Sumo or Judo: how Japanese firms embrace or exclude diverse staff
I miss not being able to see the hatsu basho (January sumo tournament) that is now under way in Tokyo, as they don’t show sumo on the television here in the U.K. anymore. It would be great if Harumafuji, the new Mongolian second ranked ozeki, does well*, but it seems this year will be another challenging one for sumo’s credibility, particularly in the way it deals with the foreign rikishi wrestler.
When I was still working at my Japanese company in Japan, trying to develop and implement policies to improve the career opportunities for our “foreign rikishi,” in other words our non-Japanese employees, we had many discussions about what we nicknamed “sumo vs. judo” problem.
The sumo vs judo problem
In a “sumo” company such as ours, the traditional view was that in order to become a senior manager, you needed to join the company (the “sumo stable” or beya) at an early age and spend several years doing menial jobs, pouring the beer for everyone and living in a company dorm.
The sumo equivalent would be cleaning out the sumo beya stable, making chanko nabe stew and undergoing grueling training. So if any foreigner wanted to become a manager, that was fine, but they had to have undergone the same process as other Japanese employees.
Learning the “kata” – knowing the form
As for training, this was mostly on the job, learning from your seniors, as indeed in sumo, where the kata, or form of sumo, is learned by observing others rather than through any formal guidance or manuals. In fact, there weren’t many manuals or formal appraisal processes at all in our company. People just “knew” how to behave and what was expected of them.
For many Japanese companies, this changed in the 1990s. This was partly due to the restructuring needed to deal with the slowing down of Japanese economic growth, but also a recognition that the Japanese company had to become more diverse, not only in terms of nationalities, but in the gender and career background of its staff. It was not only the foreigners that objected to being treated like sumo, but other Japanese people, particularly in the younger generations. Also, the vagueness and lack of transparency often led to cover-ups, verging on what could be deemed corrupt practices.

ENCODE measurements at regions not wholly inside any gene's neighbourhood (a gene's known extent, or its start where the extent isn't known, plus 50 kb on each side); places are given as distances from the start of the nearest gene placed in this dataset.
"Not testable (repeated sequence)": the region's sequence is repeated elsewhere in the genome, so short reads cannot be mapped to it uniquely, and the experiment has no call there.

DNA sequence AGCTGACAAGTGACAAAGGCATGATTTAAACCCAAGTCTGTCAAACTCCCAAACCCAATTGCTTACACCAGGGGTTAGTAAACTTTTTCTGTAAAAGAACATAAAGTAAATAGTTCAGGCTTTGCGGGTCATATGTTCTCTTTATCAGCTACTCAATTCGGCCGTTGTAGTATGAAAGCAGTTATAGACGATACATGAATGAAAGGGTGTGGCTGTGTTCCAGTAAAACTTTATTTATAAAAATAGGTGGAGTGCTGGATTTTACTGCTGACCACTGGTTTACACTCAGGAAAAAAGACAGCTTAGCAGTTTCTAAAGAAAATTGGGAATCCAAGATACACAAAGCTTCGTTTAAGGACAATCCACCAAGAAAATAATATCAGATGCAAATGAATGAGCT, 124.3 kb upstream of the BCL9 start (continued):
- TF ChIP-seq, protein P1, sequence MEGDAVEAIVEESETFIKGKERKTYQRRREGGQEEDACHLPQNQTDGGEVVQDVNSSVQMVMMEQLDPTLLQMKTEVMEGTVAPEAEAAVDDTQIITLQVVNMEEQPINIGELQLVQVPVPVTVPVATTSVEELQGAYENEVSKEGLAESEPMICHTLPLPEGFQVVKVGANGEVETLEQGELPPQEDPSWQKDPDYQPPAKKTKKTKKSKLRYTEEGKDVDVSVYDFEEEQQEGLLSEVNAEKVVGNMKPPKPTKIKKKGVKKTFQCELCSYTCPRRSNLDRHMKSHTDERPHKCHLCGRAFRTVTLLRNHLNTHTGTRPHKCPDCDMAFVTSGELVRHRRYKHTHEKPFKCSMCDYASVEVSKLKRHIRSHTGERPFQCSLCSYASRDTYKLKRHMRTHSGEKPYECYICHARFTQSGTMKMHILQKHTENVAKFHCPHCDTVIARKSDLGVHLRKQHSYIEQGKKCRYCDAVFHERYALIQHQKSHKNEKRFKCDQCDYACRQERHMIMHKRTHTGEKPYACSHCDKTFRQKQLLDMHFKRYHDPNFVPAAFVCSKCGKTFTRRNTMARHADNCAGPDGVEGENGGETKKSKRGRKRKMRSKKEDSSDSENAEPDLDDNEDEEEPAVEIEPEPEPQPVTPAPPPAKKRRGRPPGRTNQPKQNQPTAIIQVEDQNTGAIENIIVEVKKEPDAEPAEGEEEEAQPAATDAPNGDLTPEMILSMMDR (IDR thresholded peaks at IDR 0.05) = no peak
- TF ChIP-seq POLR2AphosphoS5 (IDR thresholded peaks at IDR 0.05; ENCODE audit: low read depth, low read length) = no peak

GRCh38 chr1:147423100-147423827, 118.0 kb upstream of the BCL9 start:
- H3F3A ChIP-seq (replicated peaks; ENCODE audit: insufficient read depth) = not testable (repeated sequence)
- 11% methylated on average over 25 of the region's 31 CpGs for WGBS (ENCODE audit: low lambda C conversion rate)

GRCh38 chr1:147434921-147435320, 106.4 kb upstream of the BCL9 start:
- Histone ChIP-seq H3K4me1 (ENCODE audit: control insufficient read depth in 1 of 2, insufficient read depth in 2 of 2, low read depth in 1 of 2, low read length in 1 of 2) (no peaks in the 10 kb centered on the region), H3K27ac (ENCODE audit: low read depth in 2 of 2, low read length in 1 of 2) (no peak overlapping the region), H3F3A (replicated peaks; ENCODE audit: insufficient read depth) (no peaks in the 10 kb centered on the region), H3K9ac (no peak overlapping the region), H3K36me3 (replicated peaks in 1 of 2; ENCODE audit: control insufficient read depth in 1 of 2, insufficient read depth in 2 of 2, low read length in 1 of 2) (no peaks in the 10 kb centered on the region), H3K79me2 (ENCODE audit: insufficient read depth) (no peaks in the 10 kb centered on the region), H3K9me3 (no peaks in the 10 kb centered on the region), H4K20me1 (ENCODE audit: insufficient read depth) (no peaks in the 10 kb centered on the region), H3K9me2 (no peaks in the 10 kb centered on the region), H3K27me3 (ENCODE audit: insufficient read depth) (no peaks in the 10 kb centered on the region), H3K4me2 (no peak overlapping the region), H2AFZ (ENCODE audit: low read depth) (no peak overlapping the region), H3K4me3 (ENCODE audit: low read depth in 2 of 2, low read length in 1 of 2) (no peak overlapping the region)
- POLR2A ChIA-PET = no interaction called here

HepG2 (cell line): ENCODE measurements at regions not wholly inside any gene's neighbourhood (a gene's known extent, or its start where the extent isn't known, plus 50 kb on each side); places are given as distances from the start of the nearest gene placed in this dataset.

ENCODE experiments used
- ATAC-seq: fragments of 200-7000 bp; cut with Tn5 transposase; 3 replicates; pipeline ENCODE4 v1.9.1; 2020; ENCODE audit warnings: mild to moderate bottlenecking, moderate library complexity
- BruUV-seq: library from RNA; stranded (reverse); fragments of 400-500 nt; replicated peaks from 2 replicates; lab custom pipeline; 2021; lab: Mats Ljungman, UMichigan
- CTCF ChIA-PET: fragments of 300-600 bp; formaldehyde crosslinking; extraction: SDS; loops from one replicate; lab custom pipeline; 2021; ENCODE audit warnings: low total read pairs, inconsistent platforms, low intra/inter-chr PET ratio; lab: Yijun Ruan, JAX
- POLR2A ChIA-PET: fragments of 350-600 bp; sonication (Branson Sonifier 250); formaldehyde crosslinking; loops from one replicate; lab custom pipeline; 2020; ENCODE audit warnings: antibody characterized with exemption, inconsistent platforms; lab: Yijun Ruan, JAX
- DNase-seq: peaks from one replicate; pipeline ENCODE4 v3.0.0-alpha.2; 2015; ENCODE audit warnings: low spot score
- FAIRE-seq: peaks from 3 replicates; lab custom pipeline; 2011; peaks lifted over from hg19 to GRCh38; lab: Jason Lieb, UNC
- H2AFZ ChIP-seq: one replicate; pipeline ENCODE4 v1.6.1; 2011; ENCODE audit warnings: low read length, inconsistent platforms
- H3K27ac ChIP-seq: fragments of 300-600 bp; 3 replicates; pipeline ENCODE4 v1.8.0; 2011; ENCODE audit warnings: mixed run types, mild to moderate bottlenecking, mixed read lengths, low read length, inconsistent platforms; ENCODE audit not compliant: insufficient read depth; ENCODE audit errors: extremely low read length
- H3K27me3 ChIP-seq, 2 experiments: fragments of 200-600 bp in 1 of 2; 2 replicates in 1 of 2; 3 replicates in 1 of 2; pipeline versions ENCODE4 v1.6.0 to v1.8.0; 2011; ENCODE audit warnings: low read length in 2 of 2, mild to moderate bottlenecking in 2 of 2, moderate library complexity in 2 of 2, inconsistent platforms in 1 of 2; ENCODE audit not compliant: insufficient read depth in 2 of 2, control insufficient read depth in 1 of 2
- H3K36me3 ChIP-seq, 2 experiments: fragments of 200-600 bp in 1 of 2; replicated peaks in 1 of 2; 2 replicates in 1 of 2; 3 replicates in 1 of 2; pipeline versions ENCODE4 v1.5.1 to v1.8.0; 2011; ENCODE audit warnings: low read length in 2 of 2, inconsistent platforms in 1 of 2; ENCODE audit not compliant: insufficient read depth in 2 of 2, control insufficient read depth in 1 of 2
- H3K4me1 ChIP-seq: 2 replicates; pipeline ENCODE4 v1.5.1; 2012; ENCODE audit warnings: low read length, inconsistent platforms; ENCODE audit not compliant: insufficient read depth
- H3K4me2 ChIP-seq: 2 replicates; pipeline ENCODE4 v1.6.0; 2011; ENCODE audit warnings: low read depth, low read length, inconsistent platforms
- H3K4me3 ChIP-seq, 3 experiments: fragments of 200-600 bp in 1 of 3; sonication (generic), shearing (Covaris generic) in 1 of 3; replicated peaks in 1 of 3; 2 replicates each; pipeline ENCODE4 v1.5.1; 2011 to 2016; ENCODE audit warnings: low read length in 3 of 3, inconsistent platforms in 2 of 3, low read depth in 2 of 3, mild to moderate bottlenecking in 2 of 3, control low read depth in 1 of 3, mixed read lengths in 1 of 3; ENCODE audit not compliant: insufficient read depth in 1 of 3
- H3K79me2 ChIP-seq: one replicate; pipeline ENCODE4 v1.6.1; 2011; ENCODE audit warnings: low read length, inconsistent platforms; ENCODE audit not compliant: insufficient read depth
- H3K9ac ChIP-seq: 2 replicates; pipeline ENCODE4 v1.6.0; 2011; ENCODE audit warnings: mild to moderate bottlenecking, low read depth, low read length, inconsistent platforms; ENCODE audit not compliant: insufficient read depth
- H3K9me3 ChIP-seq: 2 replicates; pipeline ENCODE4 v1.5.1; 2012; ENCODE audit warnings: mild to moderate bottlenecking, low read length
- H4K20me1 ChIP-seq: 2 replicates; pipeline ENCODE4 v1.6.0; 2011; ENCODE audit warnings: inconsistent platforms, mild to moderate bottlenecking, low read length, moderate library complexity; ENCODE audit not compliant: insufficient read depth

No point in forcing conformity to the Japanese way on diversity
If you force diverse groups of people to conform to one mysterious way that can only be learned through many years’ apprenticeship, a way most easily learned by a group who share one particular cultural background, then those who deviate from this norm will find that, despite their best efforts, they are only a pale imitation of the mainstream group.
In other words, if you want all employees to behave like traditional Japanese salarymen, then hiring people from nontraditional groups is pointless, because they end up being unhappy, fake Japanese salarymen, or, more likely, quit.
My colleagues and I contrasted sumo with judo, which is also a Japanese origin sport, and has much of the same Japanese ethos regarding the importance of kata and diligence through practice, but is much more transparent in its rules and its teaching methods, a prerequisite, I assume, for it becoming an official Olympic sport for the 1964 Tokyo Olympics. I have to say though: I find sumo more charming and fascinating than judo.
* Unfortunately he didn’t. He made a majority of wins 8 to7, and did better in the March tournament that has just ended – 10 wins to 5 losses.
This article by Pernille Rudlin originally appeared in the Nikkei Weekly.
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